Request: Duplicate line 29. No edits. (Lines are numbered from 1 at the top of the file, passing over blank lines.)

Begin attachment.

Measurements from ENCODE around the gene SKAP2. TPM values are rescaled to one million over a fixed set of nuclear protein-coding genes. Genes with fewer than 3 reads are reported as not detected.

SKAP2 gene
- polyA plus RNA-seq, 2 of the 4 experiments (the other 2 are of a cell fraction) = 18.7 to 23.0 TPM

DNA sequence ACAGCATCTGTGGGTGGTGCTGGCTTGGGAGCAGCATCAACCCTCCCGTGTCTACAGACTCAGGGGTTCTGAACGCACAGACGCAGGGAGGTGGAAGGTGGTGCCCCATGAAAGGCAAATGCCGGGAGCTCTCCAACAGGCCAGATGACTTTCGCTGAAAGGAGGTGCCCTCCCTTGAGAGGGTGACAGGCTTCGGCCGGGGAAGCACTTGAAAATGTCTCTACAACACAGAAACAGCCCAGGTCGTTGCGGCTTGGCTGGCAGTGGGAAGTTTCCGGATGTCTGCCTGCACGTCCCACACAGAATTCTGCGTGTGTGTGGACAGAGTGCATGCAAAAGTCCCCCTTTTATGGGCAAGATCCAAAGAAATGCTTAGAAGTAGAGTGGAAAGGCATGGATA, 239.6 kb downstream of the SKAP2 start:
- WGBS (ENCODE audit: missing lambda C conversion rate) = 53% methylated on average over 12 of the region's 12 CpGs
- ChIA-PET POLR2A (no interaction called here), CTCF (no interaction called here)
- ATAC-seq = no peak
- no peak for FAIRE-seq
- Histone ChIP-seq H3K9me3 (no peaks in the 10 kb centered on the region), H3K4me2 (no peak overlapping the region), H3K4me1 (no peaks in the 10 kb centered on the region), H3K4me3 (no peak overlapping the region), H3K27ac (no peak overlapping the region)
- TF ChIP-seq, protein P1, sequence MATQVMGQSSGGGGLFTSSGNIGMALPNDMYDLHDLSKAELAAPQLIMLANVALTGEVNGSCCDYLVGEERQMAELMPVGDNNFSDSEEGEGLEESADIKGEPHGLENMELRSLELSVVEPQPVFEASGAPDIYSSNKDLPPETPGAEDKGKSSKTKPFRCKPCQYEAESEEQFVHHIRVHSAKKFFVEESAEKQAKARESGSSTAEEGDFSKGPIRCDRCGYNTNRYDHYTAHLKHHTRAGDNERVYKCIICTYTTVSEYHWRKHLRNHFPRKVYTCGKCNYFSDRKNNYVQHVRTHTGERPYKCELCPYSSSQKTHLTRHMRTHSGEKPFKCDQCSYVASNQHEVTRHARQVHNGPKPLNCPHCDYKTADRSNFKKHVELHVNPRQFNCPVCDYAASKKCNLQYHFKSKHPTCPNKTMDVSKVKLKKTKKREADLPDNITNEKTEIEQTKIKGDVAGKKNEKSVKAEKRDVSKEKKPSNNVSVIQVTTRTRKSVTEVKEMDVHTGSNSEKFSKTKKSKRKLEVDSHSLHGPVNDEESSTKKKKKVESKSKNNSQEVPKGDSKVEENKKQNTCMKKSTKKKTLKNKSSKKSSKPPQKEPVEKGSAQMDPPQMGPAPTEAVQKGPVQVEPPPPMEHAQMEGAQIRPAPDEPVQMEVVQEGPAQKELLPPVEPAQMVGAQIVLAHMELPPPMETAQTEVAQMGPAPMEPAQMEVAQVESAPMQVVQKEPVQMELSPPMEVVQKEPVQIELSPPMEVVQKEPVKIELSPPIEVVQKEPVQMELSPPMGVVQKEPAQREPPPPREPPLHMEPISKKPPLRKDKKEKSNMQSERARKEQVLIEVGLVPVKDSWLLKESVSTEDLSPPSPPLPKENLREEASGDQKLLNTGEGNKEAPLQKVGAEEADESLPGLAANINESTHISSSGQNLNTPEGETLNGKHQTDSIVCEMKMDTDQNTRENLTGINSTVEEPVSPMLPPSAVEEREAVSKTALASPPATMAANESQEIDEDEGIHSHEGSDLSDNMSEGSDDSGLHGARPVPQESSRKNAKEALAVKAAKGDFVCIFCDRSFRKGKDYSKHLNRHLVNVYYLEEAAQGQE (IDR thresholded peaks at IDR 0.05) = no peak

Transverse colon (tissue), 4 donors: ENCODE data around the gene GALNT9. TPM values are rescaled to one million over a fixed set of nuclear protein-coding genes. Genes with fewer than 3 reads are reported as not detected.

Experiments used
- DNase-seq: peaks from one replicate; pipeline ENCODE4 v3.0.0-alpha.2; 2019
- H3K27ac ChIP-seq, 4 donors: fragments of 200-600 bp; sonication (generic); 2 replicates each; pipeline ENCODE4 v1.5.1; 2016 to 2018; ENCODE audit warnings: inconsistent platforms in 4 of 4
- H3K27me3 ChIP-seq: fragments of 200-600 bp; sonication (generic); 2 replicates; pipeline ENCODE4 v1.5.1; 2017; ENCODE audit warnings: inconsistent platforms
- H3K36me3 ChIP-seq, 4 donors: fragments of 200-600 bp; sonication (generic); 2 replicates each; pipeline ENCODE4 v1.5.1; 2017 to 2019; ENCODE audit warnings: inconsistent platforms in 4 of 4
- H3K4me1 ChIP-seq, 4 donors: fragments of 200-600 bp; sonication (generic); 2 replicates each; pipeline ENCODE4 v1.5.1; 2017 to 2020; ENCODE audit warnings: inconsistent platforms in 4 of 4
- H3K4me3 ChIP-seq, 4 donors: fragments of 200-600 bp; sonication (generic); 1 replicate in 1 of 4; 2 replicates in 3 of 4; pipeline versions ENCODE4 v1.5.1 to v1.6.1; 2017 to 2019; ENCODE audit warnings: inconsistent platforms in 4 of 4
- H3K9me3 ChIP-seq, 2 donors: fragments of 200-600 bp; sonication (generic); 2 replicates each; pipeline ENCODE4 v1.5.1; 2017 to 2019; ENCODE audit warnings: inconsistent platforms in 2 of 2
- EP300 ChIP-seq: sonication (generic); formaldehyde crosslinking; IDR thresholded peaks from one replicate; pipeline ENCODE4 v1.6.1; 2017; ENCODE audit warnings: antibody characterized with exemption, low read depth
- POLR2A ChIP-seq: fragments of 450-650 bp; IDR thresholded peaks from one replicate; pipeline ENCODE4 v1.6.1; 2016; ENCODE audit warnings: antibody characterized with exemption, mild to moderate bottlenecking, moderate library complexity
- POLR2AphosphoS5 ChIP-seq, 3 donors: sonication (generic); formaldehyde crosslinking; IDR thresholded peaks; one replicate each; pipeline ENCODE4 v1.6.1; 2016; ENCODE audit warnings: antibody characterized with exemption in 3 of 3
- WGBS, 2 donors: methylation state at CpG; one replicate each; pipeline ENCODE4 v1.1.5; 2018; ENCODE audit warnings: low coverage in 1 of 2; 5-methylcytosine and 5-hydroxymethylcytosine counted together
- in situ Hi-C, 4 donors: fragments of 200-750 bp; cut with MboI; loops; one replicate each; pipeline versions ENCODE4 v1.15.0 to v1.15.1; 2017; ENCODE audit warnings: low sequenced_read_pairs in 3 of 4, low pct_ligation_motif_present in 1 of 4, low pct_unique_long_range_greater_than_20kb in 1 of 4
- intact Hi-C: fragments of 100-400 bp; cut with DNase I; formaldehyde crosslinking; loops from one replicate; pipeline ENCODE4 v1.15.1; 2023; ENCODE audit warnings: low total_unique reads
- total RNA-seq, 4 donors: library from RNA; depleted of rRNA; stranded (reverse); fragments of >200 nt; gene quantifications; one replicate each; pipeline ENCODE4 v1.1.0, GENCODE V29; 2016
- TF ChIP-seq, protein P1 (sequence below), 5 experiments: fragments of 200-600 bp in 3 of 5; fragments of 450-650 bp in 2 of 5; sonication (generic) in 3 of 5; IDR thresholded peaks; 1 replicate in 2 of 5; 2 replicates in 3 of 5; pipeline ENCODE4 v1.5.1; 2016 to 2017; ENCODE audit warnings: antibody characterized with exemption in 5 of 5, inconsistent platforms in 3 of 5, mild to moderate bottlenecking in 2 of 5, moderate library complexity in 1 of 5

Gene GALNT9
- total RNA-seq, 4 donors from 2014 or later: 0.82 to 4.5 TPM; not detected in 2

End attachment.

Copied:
- total RNA-seq, 4 donors from 2014 or later: 0.82 to 4.5 TPM; not detected in 2